While discussions of political authority dominate the first half of the book, the second half of the book is dedicated to what a society with no government would look like, how it would function, and how well it would solve the problems governments are typically intended to solve, namely national defense, crime prevention and the adjudication of disputes.
This project will seem ambitious to most readers, and they may wonder if Huemer’s belief in anarchy is utopian. The author makes it clear he is not relying on humans to undergo a dramatic shift in their nature for anarchy to succeed. He assumes people will behave much the same way under anarchy as they do now under governments, that they would be primarily concerned with their own interests and that they would behave rationally most of the time.
Armed with those assumptions, Huemer makes a compelling case that private defense firms would function better than public police, that private arbitrators would deliver justice better than public courts, and that most societies could live without their standing armies.
Unfortunately, these are often presented as merely persuasive thought experiments. The book lacks a historical account of the free market alternatives to the main government enterprises of law and order. I know, from reading other books and essays, that there are examples of the private provision of police and courts throughout the world, including in the western frontier of the United States a century or two ago.
But the book could only be so long, and Huemer could only research so much. Something had to be left out, and this is what Huemer chose to cut. Including those historical examples would have made the book much stronger. This is my one and only complaint about it.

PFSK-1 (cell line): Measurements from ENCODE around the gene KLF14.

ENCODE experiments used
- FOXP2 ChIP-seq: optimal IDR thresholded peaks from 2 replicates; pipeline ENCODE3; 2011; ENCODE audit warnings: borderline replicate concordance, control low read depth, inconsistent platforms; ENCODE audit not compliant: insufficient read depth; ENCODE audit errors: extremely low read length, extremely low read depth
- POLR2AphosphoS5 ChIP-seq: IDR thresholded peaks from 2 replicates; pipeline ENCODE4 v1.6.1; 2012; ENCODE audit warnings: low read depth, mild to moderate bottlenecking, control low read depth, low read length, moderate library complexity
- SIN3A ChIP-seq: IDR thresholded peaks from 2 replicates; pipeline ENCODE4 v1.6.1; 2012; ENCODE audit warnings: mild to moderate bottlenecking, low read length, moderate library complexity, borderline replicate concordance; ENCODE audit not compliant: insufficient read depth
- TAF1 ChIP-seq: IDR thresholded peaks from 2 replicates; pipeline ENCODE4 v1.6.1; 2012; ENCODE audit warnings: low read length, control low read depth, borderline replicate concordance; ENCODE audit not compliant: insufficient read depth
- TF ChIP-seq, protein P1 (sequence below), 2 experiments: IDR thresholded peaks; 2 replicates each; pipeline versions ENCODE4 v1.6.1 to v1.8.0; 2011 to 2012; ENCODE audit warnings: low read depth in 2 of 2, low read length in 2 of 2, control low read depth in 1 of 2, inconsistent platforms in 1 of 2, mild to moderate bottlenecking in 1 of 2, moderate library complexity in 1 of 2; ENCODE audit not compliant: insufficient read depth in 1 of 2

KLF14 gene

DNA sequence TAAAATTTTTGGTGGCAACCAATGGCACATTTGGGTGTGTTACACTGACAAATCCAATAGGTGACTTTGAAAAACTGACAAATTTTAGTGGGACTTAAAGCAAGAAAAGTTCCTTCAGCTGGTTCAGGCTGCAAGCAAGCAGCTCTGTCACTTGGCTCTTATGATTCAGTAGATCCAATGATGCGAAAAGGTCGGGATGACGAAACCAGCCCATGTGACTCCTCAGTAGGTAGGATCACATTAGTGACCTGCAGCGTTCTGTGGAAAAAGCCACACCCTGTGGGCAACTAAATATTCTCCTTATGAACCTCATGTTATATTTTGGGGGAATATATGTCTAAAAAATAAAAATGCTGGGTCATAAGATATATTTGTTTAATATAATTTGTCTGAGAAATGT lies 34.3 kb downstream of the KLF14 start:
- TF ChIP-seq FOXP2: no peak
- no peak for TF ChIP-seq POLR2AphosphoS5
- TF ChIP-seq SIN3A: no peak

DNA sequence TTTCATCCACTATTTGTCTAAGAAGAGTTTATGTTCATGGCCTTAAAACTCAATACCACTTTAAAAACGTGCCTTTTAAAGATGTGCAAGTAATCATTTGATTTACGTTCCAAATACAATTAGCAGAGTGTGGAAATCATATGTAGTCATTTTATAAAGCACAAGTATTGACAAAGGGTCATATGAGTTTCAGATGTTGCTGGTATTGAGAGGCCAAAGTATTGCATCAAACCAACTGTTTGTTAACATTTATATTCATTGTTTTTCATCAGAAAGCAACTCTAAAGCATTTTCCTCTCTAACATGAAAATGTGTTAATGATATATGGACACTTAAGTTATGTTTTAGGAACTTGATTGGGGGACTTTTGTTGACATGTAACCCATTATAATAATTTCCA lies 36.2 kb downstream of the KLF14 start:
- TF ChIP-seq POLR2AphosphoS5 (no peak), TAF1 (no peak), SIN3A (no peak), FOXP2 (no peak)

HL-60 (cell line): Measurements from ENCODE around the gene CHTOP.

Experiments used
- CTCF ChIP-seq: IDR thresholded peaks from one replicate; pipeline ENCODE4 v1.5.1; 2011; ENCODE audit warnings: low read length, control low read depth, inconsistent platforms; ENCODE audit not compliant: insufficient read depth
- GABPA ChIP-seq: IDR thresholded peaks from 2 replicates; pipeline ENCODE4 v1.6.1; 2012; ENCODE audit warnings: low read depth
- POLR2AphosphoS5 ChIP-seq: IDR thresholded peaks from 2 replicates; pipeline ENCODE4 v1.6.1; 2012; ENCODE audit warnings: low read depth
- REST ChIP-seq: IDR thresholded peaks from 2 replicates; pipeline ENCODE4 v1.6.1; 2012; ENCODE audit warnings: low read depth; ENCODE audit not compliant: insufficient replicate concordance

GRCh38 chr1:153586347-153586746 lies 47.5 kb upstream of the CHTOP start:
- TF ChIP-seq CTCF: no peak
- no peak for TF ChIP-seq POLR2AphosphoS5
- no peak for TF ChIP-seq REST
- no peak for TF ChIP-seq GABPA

Why Huemer’s book is special
Skeptics might view “The Problem of Political Authority” as just another off-the-wall libertarian screed. Why should someone read Huemer’s book instead of the countless others that argue for the same conclusion?
Until the publication of Huemer’s book, libertarians suffered from one major problem. Their problem was they often built their argument on intuitions that appealed to a small number of people. For instance, Ayn Rand grounded her arguments in the idea that agents ought to do what is in their own self-interest. Robert Nozick staked his belief in limited government on the concept of inviolable rights. These ideas do not sound reasonable to most people, and have only served to paint libertarians as oddballs with a warped moral sense.
Huemer’s book is the best argument yet that what separates libertarians from everyone else is not their attitude toward freedom, equality, fairness or even coercion. What distinguishes the two groups is their attitude to political authority. Libertarians reject it while everyone else accepts it. This is a remarkable breakthrough in the history of political thought, because no thinker has zeroed-in on this key distinction until now.
This is an important insight because it’s easy to think that, for any proposition on which there is widespread agreement such as the existence of political authority, the majority must be right. The voices who dissent from the crowd have the burden of explaining how so many people could be wrong.
If anarchists are unusual in any way, it is that they are unusually consistent.
Huemer shows that, if anarchists are unusual in any way, it is that they are unusually consistent. They apply the same ethical standards to government agents as they do to private ones. The rest of the population believes in separate standards for each group. On this view, the thing in need of explanation is the source of the inconsistency.
No one else is as clear, as accessible and as convincing as Huemer is in “The Problem of Political Authority.” I have little doubt the book will be a cornerstone of libertarian philosophy for years to come.
- I want to thank Michael Huemer for taking the time to answer my questions and offer comments about his book through personal correspondence.